The differences between the BlackBerry and the iPhone are far more pronounced than the more common Android-iPhone comparison, and tech journalist Cam Bunton of PhoneDog has written an account of how he was forced to use a BlackBerry Passport while abroad.
Keyboard and better battery life a boon
The story begins with the intrepid journalist setting off to cover Mobile World Congress in Barcelona earlier this month, where he quickly realized that his iPhone 6 could not get data connectivity over Spanish networks.
Fastenal: Why Being Cheap Works As a Business Strategy
“In the UK, my iPhone 6 is my primary device, but it didn’t want to play nice with the networks in Barcelona for some reason, so I switched my main SIM in to the BlackBerry Passport,” he said. “And it was awesome. For replying to emails and setting up meetings on the move, I loved having the keyboard and the insane battery life.”
Later in the article he admits that he did not use the BlackBerry Passport while he was in his hotel room, where his iPhone 6 was able to connect to the on-site WiFi network. Neither did he continue using the Passport when he returned to the UK.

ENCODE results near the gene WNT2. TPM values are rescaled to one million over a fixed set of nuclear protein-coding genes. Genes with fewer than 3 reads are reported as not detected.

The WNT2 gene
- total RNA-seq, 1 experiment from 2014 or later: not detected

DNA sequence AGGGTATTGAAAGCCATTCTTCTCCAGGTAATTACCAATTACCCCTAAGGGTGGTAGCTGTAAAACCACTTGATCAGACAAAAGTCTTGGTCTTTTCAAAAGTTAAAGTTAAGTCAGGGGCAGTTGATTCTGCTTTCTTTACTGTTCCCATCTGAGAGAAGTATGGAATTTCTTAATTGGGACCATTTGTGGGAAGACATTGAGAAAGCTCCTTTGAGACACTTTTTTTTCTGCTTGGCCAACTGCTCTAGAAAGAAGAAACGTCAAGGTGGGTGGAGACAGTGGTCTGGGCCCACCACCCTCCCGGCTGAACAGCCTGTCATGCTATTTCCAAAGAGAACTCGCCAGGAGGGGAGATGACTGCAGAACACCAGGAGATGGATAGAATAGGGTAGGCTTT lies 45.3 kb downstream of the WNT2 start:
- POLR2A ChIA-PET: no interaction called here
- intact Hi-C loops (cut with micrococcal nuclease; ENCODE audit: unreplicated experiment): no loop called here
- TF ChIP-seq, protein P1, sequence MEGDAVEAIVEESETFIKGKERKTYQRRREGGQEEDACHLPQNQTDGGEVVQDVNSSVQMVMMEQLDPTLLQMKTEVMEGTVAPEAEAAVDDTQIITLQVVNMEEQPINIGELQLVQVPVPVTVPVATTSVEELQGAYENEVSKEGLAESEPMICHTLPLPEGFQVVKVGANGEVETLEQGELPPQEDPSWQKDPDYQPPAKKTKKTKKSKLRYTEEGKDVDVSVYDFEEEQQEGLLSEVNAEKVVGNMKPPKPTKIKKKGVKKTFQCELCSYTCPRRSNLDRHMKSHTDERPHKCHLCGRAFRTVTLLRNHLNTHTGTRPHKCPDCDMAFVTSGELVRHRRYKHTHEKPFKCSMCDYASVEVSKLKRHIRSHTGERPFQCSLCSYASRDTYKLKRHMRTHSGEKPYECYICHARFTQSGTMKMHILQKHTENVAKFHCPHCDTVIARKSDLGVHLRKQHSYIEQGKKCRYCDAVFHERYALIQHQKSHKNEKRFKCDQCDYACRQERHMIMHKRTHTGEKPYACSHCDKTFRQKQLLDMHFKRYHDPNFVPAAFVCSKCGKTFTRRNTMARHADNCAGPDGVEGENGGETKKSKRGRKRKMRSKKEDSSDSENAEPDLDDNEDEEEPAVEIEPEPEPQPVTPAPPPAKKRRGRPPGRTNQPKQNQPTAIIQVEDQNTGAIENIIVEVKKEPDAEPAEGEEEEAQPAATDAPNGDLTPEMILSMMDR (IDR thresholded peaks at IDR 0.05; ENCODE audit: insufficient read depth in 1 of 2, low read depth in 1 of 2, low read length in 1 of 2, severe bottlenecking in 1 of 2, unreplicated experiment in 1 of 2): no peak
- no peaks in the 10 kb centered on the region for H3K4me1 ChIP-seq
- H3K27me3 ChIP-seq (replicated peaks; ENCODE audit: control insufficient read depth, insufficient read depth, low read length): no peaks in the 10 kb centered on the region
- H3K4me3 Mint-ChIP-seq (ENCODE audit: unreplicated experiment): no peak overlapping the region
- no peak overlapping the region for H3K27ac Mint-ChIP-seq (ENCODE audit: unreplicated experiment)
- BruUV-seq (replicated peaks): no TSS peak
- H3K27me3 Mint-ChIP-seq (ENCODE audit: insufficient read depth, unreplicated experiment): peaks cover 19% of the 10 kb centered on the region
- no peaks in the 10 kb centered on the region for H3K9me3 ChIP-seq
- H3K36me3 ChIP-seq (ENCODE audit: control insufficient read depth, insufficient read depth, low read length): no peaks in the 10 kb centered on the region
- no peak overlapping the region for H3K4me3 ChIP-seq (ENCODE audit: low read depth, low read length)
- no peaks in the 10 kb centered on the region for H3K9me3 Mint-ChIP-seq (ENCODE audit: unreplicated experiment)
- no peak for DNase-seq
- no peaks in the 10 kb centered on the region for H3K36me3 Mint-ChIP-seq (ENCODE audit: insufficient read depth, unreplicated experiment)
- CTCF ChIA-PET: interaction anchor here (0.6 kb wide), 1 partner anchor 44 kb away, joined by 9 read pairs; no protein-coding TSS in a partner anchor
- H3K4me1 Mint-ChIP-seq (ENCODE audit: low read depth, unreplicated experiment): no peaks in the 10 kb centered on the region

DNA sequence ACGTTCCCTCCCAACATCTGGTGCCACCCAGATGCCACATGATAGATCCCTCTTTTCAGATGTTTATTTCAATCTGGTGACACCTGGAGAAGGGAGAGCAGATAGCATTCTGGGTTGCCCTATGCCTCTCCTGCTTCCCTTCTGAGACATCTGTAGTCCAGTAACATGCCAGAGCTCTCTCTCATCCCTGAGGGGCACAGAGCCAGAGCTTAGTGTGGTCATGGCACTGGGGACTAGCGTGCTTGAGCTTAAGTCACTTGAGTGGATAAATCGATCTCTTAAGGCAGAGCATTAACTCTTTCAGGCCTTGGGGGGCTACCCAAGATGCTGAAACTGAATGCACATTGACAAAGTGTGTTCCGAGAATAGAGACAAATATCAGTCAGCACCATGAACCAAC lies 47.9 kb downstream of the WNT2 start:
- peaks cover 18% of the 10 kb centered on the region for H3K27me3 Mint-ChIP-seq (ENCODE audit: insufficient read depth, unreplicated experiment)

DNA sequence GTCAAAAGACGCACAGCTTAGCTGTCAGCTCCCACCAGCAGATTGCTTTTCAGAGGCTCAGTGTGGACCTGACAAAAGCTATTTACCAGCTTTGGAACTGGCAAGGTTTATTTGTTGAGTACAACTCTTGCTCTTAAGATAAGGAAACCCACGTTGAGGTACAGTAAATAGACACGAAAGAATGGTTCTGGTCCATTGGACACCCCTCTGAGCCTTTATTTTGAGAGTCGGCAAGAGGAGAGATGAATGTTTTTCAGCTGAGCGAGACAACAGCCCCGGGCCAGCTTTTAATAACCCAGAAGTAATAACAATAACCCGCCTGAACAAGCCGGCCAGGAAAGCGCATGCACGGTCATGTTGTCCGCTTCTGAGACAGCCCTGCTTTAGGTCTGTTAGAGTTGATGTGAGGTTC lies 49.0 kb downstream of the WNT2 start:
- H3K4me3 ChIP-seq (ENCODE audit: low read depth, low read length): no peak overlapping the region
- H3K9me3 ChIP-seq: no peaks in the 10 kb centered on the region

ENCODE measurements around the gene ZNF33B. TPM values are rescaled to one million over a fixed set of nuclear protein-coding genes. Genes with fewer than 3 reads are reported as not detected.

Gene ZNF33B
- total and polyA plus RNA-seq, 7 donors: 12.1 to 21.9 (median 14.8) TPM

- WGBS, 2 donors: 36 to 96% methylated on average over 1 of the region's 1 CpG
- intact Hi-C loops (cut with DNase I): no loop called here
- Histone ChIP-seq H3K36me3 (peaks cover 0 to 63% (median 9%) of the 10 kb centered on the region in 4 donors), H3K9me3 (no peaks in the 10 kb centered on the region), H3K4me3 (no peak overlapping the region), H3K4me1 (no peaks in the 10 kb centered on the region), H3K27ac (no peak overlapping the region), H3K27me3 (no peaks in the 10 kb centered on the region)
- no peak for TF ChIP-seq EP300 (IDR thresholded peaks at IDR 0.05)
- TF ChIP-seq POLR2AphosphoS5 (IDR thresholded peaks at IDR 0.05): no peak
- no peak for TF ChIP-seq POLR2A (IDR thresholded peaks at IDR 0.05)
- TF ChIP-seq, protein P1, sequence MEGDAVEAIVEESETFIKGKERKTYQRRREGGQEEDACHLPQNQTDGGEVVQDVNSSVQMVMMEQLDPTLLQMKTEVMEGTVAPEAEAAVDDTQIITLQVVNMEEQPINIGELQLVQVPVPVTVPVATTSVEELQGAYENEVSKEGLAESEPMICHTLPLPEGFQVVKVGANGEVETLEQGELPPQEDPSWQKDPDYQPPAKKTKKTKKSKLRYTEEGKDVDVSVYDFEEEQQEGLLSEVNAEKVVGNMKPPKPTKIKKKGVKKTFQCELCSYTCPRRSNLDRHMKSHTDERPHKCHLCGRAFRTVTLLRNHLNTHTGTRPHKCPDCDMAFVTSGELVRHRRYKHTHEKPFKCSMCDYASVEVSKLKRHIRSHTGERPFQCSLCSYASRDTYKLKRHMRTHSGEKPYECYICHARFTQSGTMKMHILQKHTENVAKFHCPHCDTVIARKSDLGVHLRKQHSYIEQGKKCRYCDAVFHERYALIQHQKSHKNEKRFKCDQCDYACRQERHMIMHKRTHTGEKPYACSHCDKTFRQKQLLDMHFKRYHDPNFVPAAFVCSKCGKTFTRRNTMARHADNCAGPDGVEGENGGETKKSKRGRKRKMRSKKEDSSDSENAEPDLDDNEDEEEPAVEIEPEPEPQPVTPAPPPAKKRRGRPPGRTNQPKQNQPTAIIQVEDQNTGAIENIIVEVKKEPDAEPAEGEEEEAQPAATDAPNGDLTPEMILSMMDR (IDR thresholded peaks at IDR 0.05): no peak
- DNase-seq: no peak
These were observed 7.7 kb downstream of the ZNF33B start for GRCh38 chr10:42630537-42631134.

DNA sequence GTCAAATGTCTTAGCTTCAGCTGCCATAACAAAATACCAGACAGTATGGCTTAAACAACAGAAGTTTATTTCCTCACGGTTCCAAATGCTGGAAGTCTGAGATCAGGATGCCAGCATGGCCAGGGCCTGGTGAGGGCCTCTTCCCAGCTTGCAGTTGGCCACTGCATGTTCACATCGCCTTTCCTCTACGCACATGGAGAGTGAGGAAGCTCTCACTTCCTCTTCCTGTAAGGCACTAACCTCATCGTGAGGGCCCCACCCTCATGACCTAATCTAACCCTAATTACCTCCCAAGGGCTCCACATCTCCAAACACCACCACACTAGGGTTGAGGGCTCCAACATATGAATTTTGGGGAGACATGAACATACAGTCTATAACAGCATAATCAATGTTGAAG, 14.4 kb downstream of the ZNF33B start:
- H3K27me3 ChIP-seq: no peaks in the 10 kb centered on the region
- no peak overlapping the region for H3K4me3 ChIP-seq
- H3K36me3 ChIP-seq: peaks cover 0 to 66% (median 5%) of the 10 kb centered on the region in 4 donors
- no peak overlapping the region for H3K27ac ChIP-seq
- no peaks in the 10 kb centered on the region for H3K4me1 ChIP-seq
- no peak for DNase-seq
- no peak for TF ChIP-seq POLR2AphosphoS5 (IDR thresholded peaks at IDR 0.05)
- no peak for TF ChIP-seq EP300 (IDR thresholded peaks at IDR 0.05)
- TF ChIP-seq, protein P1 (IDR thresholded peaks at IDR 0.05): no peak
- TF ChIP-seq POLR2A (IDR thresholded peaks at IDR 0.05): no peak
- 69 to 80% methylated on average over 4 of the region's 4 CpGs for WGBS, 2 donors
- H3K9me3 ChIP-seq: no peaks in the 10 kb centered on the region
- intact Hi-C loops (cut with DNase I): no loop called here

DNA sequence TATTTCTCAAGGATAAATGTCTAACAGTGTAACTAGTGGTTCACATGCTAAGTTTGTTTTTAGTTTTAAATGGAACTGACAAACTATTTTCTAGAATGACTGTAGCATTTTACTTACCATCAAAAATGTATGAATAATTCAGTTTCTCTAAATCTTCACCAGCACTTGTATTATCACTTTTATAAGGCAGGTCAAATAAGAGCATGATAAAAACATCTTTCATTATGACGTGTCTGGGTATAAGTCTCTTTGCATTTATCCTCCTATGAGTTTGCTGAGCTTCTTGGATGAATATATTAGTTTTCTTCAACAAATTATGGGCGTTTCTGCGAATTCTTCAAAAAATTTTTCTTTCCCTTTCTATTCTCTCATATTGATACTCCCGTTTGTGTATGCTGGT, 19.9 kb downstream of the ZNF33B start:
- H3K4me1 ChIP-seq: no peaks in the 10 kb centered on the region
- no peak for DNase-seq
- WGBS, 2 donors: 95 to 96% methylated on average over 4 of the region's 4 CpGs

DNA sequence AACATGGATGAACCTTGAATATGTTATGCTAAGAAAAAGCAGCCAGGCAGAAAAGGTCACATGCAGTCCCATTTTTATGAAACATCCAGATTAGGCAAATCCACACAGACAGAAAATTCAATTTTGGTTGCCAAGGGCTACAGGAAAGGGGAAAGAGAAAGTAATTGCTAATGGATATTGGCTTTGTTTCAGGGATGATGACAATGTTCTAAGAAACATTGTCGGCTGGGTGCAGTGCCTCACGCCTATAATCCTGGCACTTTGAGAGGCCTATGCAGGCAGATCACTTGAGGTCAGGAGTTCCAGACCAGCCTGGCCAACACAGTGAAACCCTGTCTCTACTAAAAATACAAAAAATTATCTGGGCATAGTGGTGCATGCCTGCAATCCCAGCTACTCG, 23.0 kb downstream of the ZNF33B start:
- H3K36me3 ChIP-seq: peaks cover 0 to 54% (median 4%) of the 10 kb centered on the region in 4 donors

BlackBerry highlights the article
However that did not stop BlackBerry flagging up the article as a triumph for the company. They are seemingly happy that professionals consider the Passport as a useful secondary device to be used for work, while still using an iPhone for leisure.
“For anyone enduring a grueling challenge where they need the very best in reliable mobile productivity, you just can’t go wrong with a BlackBerry smartphone,” the company writes, referring to Bunton’s post.
The combination of a BlackBerry device for work and an iPhone for play is a common one among U.S. government employees. If someone had managed to convince Hillary Clinton of the merits of having two devices, she might not be dealing with an ongoing controversy over the security of her emails which could potentially affect a possible presidential bid from the former Secretary of State.